7. Thanks for the pictures and information. At this point in time, until the innards of the engine are actually disassembled and an autopsy of sorts is conducted on it, there might be some issues which have been found and possibly diagnosed, BUT until everything's laid on the workbench and the bare block is on an engine stand, naked to the world, any orientations about paying for something that was done improperly is pure conjecture. Therefore, less said to the new guy might be best. Certainly, he will need to know the basic information of why this all is happening. A Joe Friday "Just the facts . . . " situation so he knows what he might be looking for and why. When my Dad bought our '69 Chevy pickup, it seemingly came with engine problems. One of the dealership guys attributed it to a car deal gone bad and the fact it was dealer-transferred from another dealer about an hour's drive away. And that apparently on the way back, it was run too hard too quick. Later, under warranty for an engine piston knock, they put in two pistons and a connecting rod. Then things were quiet and it ran better. But issues still kept arising every so often, even a hint of piston knock when cold. Eventually, a replacement short block (what we really wanted for a good while!) was put in toward the end of the factory 50K mile engine warranty. During that time, I read and researched and talked to some people about the real issues might be. Until the short block was replaced, it seemed to be something every so often. Some of it was due to whom Dad had found to work on it (we tried all different "advice" from others that really didn't make a significant "dent" in things). In some cases, it came back worse than it went in, which didn't help either! My machine shop operative had been through some of situations you've had too, ever the years . . . as I've had to deal with over the years, too, where somebody else got a customer the wrong part. Having to fix somebody else's prior "indiscretions" was necessary, but it took a full investigation to see how what happened happened as the discovery phase progressed. UNTIL that discovery phase is completed and a determination of the particular chain of events is evident, no real fix and way to move forward can happen. You never know what will be found, although some strong suspicions might exist. Hopefully, the new guy will be open about what he finds and show you what he did find. IF things are as you have described over time, there should be plenty to look at! AND you'll need to trust HIS judgment and ask for HIS recommendations that both of y'all can talk about and decide how to proceed. As for a "ticking lifter", we've chased those too. But this was over many thousands of miles, not just 5K miles. Looking in the obvious places didn't fix that sound. One time, on the warranty short block, we did find a lifter with a hole in the contact surface where it rubs against the cam lobe. The cam lobe was fine, so a new lifter fixed that one. At this point in time, you know what you've seen and shared with us. You've heard and felt how the engine operates and the non-typical-Nailhead sounds it might have made or is making. We all understand that and can relate to some of them from our own experiences, as many of us have offered possible issues. There might be some evolved thoughts of why things are the way things are, but you also have to respect the knowledge and expertise of the original rebuilder, as "bad" as it might be and the problems which you've been dealing with. At this point in time, all you (or anybody else in your situation) desires is to get things fixed right, things work right, and be done with it. Disparaging words about the first guy won't fix anything. Many engine machine shops, especially private shops that don't do installations and such, normally don't have "warranty coverage" on anything they didn't do. They have no control of how the engine was started initially, as they didn't do it. And if it's a "high performance" or "race engine", even less warranty coverage. This might seem counter to what most consumers might desire, but that's the pattern I have seen. If some issue results from a rebuild they did, if it's something they did, they fix it. If there is no mechanical problem with what they did, customer pays. IF there was an issue with assembly of the motor, other than a wear-related issue, it should show up reasonably soon, as you've experienced. It's easy to put 2+2 together and get "5" in your case. The guy does your motor, no real written warranty, then closes the shop and works for somebody else about the time your issues began. It can be inferred that he got out of town before the sheriff arrived, but we don't know what other things motivated that perceived situation. Perhaps he needed healthcare coverage and wanted somebody else's insurance plan to cover it? Who really knows? He DID do work and you paid him. I know you would have liked to have some recourse in this matter, but sometimes seeking that getting recourse can be more stressful than enduring the issues which arose from the work that was done. Twenty years ago, some auto supplies were selling reman Chevy 350 short blocks for $299.95 (from an out-of-state mass rebuilder) as my machine shop associate's normal long block rebuild was about $1500.00. The consumer would see two short blocks which looked the same, they'd go for the "best paint" or look usually, although my guy's long block would have known bulletproof machine work and innards that were "right". The new guy sounds like he is probably a good engine builder and hopefully should know that a Nailhead doesn't "build" like a Chevy motor might, although there can be some similarities. I'm hoping things work out well this time. I hope he will be open and share what he finds and tell you why it might have happened this way. It can be a great learning experience for you, by observation. But you MUST trust him and his judgment. Paying double is never any fun, but sometimes necessary to discover what the first time should have been. Life is a learning experience and has some costs . . . whether in time or money . . . so we know what to do next time. Other thing is that both of these guys might know or have knowledge of each other. Even friends? Which is one reason to head into this new relationship in a "fix it" orientation rather than otherwise. If things work out as I suspect, all of the things you might have wanted to say will be said by the new guy, at which time you can smile and agree. Let HIM say them, though! When and IF that happens, he'll know you wanted to say them, reasonably, too. NTX5467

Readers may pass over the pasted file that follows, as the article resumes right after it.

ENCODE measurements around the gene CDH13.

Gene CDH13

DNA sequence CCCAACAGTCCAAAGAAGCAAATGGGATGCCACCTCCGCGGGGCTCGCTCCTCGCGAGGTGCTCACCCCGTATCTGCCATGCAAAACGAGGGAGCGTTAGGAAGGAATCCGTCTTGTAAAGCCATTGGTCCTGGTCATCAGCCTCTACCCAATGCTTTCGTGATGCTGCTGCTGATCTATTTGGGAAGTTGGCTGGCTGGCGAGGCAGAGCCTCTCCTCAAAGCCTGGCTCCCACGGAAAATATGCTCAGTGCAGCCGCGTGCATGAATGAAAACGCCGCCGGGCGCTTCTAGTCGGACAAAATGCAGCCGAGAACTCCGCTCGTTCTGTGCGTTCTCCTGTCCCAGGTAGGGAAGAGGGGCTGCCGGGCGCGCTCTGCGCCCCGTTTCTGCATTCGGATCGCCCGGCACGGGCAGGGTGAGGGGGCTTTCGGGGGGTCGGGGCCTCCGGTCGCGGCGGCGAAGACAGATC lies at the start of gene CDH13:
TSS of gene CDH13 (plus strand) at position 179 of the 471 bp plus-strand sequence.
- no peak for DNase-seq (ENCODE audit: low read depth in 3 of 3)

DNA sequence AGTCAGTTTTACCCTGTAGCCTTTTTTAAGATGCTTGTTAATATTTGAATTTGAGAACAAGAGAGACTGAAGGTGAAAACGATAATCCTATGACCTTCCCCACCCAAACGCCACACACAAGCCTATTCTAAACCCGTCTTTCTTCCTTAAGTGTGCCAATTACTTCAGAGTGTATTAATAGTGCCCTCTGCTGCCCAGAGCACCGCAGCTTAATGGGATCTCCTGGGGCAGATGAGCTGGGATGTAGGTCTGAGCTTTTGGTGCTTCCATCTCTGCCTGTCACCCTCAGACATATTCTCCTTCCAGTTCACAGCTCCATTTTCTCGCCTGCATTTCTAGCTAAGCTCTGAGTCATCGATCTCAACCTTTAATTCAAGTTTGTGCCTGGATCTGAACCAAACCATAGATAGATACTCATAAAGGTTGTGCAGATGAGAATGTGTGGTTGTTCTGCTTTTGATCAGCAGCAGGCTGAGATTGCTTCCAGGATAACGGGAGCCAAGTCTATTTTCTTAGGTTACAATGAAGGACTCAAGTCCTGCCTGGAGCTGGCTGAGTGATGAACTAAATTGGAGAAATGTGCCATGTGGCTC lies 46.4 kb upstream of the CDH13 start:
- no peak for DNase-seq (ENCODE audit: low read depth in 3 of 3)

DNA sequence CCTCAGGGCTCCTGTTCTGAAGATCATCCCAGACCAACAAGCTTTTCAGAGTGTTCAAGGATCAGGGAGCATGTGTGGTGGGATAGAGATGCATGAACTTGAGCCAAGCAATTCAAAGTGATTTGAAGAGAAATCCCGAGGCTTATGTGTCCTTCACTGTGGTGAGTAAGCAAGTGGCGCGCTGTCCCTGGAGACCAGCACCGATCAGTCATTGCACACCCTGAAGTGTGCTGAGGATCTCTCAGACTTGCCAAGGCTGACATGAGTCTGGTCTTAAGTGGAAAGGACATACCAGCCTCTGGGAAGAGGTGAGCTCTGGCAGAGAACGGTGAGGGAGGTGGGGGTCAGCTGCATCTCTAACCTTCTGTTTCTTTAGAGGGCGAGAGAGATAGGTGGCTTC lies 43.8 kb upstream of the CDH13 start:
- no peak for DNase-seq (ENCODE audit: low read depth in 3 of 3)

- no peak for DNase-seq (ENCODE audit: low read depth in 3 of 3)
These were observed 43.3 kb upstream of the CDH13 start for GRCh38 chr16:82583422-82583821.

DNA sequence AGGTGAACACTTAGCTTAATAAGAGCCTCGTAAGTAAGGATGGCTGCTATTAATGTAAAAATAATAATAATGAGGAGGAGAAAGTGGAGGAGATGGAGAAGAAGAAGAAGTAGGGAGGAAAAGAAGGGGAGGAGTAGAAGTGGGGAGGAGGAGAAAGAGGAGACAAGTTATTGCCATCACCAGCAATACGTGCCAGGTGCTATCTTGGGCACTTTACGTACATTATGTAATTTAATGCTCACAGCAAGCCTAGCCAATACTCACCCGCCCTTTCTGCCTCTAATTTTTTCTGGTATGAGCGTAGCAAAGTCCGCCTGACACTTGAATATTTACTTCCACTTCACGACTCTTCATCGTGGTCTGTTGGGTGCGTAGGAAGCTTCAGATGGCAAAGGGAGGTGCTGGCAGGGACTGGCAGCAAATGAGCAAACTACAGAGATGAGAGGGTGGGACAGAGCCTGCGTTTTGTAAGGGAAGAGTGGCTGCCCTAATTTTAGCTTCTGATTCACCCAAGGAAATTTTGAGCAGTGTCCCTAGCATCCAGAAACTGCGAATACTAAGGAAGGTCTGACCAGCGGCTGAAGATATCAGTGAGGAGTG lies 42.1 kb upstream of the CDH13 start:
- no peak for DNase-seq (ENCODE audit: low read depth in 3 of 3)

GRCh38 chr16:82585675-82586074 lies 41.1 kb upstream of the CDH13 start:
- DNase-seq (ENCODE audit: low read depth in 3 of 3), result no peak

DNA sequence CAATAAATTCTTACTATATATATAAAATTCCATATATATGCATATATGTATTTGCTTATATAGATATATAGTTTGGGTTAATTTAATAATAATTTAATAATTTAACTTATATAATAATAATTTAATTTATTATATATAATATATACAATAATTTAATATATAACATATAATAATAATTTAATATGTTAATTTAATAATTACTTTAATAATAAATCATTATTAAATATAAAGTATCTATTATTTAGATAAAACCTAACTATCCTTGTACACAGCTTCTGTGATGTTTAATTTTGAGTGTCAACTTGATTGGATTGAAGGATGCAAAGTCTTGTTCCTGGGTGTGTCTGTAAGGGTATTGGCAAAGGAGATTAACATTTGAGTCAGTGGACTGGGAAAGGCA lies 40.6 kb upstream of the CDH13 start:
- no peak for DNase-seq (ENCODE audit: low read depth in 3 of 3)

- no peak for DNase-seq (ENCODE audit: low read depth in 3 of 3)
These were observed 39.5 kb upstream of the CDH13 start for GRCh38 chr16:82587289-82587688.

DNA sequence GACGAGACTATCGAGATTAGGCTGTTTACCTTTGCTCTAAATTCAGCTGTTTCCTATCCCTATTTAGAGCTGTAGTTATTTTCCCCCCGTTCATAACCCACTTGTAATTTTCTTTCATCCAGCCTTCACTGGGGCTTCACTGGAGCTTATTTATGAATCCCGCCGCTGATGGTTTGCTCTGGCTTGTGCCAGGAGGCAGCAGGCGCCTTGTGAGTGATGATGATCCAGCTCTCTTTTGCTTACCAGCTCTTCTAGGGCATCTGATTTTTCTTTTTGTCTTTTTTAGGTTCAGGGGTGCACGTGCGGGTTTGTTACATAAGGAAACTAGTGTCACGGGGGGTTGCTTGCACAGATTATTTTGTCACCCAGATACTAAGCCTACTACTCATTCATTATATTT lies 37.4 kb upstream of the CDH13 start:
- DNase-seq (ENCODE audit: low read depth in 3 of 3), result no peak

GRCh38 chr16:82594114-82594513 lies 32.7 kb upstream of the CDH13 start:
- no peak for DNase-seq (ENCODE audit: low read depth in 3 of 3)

8. The fact the heads have been cut and then surfaced later could be interesting. Not in that both things were done, but on what equipment? The "rotating rock" surfacer or a cutting lathe surfacer (which has a much higher degree of control of how much is cut). The hardened insert itself might not crack, but the metal around it might be, given other information in threads about how much less metal is in that area than in other engines. Modern "cheap parts" are really not that bad, just that I'd term then for use in "used car lot" motors or "30K mile" motors. Motors which are "new/rebuilt", which can be a selling point, but were done "very economically" in parts costs. At your 5K miles, there should be no issues in that area. If it was at 50K and using oil or whatever, then your "money's worth" would be operable. In ANY event, don't "bad mouth" the first overhauler, just mention that you've been having some issues and need to get them addressed. That you'd like a full disassembly and inspection to see what's wrong in there before proceeding. Once you've seen the innards, a decision can be formulated to move forward. IF you have any questions about what is found, you can ask us in here. BUT, remember that this guy must be respected and hopefully you can guide him a little regarding which parts are used. Every engine builder has their own preferences as to what's worked best for them, in the past. He might even have access into the "rebuilder white box" parts, which are name-brand parts you see advertised but available to "the industry" at prices much less than to retail customers in their name-brand boxes. You want the best outcome and he's the one to make it happen . . . with whatever items he deems applicable. Worst case scenario? You might need another rebuildable block. My generic standard for engine things is "at least OEM-quality parts", which with correct machine work, should result in a 100K durability motor. Modern lubes and such, from the "after the first oil change at 3K miles) can make that happen. Some of those-spec parts are not nearly as expensive as the OEM parts were when the car was new, which is a good deal. Some upgrades to a rubber rear main seal might happen, too? Although he's a bit away from your location, consider making a few "progress" visits, but once he starts, it'll probably happen somewhat quickly. Let him source all of the parts, although y'all can talk about what he uses as he might have sources you don't know about, plus some old paper catalogs with part numbers (OEM and replacement vendor) that might still be available. Y'all talk about it. Y'all become friends. Ask questions. Pay when asked. The crate motor which has been "found"? Any assembly lubes used have probably evaporated by now, so it would need a major look-see inside BEFORE thinking of using it--period. A newer GM crate motor that has been "fire tested" (i.e., run rather than just assembled) is a different situation. There were some of the old LS7 Chevy 454 crate motors which were just assembled as a way to package the parts for sale. They came with no oil filter installed, just a piece of craft paper in the oil filter cut-out on the block. My machine shop operative always disassembled them for inspection BEFORE they went into a car. Those that were not inspected, had to be later torn-down due to debris internally (in some cases, rust in the oil passages) anyway. So, that Buick crate motor, in its current state, is just an assemblage of parts, assembled on the Buick engine assembly line, and at this time, nothing more. It is what it is, but it's not ready for prime time as it sits! Please keep us posted. NTX5467